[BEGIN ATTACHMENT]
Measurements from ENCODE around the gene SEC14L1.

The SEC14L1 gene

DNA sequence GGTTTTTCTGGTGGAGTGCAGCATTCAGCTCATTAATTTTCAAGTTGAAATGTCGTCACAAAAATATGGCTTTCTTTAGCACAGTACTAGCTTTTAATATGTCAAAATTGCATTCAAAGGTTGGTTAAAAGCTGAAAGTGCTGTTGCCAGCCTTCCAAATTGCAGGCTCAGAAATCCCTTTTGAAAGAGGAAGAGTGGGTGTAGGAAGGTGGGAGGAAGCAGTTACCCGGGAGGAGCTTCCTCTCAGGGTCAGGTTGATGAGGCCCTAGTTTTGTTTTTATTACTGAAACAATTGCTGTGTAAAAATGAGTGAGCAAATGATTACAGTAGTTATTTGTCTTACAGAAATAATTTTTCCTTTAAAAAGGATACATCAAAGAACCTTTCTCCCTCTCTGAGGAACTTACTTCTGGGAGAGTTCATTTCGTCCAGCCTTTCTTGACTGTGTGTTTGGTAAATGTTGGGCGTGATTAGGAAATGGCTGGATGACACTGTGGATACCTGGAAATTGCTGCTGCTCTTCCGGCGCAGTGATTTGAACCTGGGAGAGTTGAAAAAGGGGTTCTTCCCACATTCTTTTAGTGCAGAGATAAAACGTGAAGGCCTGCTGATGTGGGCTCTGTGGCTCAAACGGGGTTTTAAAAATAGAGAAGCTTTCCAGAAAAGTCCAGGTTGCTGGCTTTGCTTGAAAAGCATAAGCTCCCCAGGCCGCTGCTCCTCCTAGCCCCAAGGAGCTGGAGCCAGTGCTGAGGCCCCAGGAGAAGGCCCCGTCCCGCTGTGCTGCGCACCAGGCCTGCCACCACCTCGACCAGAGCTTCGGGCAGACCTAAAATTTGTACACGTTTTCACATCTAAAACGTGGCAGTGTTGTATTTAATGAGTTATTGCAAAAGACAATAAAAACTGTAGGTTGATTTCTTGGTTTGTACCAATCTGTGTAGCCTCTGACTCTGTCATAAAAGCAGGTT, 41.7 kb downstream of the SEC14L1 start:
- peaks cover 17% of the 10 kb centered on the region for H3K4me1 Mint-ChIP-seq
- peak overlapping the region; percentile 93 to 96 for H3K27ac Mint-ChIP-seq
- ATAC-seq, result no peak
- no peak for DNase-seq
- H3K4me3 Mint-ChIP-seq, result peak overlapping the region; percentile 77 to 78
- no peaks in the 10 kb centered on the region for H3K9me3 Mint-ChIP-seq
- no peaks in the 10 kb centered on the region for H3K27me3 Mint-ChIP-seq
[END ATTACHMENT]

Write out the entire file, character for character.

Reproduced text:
Measurements from ENCODE around the gene SEC14L1.

The SEC14L1 gene

DNA sequence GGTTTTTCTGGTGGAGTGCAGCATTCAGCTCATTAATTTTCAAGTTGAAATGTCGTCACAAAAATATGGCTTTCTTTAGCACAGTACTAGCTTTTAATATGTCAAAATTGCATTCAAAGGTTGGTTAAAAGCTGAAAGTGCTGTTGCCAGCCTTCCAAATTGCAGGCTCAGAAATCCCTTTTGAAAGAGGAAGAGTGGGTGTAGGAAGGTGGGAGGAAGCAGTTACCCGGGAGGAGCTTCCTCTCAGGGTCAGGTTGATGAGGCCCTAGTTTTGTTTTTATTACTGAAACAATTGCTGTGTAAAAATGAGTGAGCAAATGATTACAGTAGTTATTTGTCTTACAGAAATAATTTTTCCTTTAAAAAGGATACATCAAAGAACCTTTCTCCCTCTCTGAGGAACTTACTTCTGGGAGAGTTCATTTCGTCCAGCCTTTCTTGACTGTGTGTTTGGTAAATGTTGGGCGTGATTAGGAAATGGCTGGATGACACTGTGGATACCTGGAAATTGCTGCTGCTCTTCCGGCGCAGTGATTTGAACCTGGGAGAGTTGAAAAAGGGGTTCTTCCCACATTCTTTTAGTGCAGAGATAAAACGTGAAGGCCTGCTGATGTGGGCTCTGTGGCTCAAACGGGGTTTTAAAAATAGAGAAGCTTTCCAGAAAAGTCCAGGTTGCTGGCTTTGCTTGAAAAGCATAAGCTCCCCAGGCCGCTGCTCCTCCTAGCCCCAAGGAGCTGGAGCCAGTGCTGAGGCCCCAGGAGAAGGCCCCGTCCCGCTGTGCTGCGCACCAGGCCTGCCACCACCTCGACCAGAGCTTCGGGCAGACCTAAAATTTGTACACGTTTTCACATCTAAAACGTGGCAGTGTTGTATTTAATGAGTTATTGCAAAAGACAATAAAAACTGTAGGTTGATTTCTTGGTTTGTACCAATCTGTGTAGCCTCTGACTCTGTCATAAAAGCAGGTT, 41.7 kb downstream of the SEC14L1 start:
- peaks cover 17% of the 10 kb centered on the region for H3K4me1 Mint-ChIP-seq
- peak overlapping the region; percentile 93 to 96 for H3K27ac Mint-ChIP-seq
- ATAC-seq, result no peak
- no peak for DNase-seq
- H3K4me3 Mint-ChIP-seq, result peak overlapping the region; percentile 77 to 78
- no peaks in the 10 kb centered on the region for H3K9me3 Mint-ChIP-seq
- no peaks in the 10 kb centered on the region for H3K27me3 Mint-ChIP-seq